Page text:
Pygmy Grasshoppers (Tetrigidae) are small Orthopteran Insects related to True Grasshoppers, Crickets and Katydids, found across much of the globe but most numerous and diverse in the tropics. The name ‘Pygmy Grasshoppes’ is somewhat misleading, as they seldom feed on Grass, instead mainly consuming Bryophytes (Mosses), Algae, Lichens and only the occasional small vascular plant; the group are also known as Grouse Locusts or Ground Hoppers. Surprisingly for Orthopterans, many species are capable swimmers, and live semi-aquatic lifestyles. They are a large group today, with over 1700 described species, however their fossil record is rather limited, with only eleven fossil species described to date.
In a new paper published in the journal Zootaxa on 16 August 2019, Jared Thomas of the Center for Paleontology at the University of Illinois at Urbana-Champaign, Josip Skejo of the Evolution Lab at the University of Zagreb, and the Institute for Molecular Evolution at Heinrich-Heine University Düsseldorf, and Sam Heads, also of the Center for Paleontology at the University of Illinois at Urbana-Champaign, describe a new species of Pygmy Grasshopper from Eocene Baltic Amber.
Baltic amber is the preserved resin of Eocene Coniferous Trees that formed huge forests covering much of Scandinavia and Northern Europe between about 56 and 34 million years ago. Since this amber floats, it is often found on beaches around the Baltic Sea, and sometimes further afield, making the precise dating of individual pieces difficult, though most Baltic Amber is thought to be about 46 million years old.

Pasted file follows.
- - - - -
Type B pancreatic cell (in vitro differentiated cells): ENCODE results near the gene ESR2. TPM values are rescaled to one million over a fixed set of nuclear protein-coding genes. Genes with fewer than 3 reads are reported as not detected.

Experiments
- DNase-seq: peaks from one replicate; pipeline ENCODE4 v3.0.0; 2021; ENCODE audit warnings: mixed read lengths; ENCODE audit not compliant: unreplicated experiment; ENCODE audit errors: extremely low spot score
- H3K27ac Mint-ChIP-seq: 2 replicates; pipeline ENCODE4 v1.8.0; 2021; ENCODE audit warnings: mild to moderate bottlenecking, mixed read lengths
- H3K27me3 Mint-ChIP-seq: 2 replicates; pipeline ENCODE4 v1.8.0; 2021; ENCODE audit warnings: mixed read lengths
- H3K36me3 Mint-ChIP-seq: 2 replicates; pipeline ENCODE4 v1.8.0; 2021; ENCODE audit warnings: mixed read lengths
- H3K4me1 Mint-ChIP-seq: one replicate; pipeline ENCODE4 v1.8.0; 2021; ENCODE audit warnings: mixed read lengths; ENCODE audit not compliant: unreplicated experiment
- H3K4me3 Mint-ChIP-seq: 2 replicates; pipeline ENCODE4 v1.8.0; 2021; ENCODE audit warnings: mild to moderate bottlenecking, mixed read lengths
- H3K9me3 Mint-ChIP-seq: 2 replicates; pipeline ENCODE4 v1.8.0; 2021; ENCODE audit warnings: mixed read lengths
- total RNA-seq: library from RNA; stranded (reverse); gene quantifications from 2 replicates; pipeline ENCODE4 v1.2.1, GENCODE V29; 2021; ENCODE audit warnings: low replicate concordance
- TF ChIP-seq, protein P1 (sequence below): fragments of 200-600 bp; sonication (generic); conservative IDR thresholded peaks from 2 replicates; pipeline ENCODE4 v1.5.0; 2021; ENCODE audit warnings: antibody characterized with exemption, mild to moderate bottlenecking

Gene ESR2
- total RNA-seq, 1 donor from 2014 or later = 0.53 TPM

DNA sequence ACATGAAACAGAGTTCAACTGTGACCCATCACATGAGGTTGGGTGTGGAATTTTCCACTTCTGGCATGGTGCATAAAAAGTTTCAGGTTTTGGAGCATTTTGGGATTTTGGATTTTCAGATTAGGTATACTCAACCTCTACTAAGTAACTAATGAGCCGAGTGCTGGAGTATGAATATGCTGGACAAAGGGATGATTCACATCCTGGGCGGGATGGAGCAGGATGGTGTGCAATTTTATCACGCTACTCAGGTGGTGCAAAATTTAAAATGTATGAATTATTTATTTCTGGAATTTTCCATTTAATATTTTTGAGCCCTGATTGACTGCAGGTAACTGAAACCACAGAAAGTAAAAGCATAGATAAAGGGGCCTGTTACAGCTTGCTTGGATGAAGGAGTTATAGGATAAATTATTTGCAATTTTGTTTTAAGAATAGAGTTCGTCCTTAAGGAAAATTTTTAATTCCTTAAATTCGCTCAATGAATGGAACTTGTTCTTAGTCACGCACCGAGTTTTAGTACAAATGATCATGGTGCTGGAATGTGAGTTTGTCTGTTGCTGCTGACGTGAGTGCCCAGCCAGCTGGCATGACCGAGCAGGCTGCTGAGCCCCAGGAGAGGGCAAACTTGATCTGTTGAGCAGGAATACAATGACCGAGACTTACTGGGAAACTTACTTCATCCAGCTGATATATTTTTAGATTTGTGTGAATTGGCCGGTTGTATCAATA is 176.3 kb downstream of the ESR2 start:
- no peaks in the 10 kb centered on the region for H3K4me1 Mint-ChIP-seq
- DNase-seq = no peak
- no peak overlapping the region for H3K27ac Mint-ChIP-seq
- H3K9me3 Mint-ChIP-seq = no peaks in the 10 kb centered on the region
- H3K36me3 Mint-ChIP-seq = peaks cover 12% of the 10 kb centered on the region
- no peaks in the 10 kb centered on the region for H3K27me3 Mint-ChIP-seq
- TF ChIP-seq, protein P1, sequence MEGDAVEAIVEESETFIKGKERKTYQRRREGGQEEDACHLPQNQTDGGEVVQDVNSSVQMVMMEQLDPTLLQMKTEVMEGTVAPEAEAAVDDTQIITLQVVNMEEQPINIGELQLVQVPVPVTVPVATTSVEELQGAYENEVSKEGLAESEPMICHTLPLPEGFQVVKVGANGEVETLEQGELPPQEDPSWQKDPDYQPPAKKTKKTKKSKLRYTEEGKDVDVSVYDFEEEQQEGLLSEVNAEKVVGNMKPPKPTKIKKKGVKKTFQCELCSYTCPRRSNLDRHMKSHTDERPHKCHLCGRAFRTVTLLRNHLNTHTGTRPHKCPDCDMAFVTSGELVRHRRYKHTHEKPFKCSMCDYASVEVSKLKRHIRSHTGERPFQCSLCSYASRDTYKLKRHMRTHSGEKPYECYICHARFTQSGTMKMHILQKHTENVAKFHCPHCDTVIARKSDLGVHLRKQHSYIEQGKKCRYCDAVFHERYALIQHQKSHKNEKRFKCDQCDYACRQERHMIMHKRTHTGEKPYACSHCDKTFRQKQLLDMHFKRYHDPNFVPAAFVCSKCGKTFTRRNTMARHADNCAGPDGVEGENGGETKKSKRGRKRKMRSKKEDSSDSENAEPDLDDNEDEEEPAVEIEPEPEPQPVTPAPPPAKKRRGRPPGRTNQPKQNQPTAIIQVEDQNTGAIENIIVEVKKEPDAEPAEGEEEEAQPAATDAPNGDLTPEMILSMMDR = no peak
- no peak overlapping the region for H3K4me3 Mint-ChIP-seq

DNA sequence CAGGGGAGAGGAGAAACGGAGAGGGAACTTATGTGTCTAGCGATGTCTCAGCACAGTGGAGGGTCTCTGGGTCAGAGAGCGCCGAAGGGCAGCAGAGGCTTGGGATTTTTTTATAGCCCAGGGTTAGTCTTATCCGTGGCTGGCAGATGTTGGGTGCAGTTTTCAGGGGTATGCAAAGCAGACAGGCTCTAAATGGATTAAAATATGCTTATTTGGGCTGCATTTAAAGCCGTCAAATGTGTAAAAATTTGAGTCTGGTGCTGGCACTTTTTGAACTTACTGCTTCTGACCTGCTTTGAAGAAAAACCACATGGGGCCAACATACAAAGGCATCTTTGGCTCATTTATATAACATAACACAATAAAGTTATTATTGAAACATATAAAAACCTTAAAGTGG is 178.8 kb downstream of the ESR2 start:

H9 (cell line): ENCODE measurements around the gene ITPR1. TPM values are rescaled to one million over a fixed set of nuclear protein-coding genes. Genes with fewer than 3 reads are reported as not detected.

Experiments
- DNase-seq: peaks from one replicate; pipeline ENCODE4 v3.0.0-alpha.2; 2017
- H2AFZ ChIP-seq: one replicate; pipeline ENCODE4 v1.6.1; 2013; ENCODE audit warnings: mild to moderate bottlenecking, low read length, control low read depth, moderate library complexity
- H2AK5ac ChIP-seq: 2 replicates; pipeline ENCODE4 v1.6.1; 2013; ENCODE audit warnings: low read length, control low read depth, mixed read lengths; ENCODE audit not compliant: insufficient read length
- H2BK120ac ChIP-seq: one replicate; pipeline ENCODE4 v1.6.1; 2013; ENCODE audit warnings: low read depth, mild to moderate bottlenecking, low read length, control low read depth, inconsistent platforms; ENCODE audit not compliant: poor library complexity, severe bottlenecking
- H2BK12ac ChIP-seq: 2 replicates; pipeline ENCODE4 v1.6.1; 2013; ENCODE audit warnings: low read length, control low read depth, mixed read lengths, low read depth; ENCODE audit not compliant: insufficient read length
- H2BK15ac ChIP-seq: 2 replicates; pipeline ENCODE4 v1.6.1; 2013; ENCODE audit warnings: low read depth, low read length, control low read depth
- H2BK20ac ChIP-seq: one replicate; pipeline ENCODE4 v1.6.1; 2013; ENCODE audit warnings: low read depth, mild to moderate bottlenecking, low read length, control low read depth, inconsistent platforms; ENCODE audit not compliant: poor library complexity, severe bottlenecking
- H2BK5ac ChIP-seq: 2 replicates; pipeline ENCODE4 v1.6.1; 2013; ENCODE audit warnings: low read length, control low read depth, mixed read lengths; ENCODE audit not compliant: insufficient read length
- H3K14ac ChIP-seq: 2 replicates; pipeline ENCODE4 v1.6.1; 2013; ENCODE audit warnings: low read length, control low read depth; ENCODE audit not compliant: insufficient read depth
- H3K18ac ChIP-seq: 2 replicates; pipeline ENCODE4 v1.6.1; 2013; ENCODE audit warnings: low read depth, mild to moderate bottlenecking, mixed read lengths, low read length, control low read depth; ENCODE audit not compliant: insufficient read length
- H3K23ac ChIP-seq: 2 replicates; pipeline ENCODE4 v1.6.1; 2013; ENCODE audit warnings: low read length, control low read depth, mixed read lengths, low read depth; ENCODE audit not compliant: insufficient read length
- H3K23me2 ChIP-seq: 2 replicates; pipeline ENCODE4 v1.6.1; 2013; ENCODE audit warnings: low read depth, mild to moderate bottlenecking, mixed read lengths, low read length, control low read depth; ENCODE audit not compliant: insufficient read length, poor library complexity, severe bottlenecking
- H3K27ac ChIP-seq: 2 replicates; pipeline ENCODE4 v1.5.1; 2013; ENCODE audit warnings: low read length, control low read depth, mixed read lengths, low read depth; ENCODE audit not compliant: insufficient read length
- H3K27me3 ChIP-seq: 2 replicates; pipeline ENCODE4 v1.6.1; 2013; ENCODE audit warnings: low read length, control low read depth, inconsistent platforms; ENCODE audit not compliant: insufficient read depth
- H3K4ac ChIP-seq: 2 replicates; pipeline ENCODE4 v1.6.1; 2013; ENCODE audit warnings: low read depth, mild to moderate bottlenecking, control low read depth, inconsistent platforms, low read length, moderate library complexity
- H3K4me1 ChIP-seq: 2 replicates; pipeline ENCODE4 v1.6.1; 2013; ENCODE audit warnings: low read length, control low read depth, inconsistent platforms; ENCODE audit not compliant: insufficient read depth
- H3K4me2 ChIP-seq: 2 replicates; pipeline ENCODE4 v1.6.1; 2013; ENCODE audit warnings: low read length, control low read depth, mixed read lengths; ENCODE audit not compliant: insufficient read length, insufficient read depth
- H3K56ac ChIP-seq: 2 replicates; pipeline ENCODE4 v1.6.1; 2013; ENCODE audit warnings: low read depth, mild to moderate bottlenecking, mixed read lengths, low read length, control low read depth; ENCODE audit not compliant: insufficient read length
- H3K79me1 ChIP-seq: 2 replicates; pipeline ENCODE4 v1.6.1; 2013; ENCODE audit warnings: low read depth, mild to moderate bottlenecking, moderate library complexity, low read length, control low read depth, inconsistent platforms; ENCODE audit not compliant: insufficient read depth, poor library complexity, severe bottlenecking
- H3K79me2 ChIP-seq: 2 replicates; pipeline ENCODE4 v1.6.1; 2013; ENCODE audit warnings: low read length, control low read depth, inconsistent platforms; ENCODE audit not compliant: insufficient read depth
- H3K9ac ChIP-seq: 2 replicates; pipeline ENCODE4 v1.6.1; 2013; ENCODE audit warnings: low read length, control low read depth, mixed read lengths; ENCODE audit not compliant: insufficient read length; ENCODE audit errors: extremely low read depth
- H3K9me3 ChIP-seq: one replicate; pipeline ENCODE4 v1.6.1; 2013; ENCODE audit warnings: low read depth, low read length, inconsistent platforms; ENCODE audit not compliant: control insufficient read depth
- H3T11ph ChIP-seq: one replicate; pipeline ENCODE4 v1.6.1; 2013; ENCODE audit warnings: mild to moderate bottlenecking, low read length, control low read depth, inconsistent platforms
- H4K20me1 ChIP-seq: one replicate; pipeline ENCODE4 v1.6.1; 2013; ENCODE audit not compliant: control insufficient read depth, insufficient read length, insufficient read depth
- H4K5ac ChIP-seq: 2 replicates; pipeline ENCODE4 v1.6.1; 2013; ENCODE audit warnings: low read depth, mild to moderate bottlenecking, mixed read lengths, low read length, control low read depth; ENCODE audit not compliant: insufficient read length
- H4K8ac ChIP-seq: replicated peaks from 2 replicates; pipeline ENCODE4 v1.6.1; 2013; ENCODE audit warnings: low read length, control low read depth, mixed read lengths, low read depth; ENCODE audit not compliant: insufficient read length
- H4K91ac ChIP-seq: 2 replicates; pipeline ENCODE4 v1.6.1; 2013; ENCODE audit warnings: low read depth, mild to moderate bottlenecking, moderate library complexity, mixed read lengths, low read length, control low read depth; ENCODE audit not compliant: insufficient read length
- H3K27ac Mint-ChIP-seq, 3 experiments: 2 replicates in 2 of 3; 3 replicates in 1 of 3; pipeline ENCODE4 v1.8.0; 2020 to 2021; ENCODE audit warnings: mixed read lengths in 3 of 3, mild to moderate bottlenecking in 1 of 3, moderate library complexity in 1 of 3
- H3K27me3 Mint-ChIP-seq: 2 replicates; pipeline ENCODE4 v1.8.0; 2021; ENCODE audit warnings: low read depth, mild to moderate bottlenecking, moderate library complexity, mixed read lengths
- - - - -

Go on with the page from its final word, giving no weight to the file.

The new species is named Danatettix hoffeinsorum, where 'Danatettix' means 'Dana's Grasshopper' in honour of Katie Dana, the wife of Jared Thomas, for stimulating his interest in Insects, and 'hoffeinsorum' honours Christel and Hans Hoffeins for their efforts in collecting Baltic Amber; the specimens from which the species is described come from the Hoffeins' collection, but will be donated to the Senckenberg Deutsches Entomologisches Institut in Müncheberg. The new species is described from three specimens, an adult female and two nymphal (immature) males.
Dorsal oblique view adult female Danatettix hoffeinsorum. (1) Photograph. (2) Line drawing. Scale bars are 1 mm. Thomas et al. (2019).
The anterior (front) margin of the pronotum (plate that covers the back of the thorax) is truncated in Danatettix hoffeinsorum, a trait seen in members of the living genera Paurotarsus and Eutettigidea, which are found in Central and South America. This is interesting because like them Danatettix hoffeinsorum appears to be a member of the subfamily Batrachideinae, which today is found in the Americas, Africa, Australia, and parts of tropical Asia, but not Europe. This suggests that the subfamily was more widely distributed in the past.
Left lateral image of early instar male nymph of Danatettix hoffeinsorum. (9) Photograph. (10) Line drawing. Scale bars are 1 mm. Thomas et al. (2019).
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